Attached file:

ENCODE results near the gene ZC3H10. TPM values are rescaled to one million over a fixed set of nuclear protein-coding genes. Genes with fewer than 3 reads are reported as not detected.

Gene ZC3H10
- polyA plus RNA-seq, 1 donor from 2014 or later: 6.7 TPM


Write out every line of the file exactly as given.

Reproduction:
ENCODE results near the gene ZC3H10. TPM values are rescaled to one million over a fixed set of nuclear protein-coding genes. Genes with fewer than 3 reads are reported as not detected.

Gene ZC3H10
- polyA plus RNA-seq, 1 donor from 2014 or later: 6.7 TPM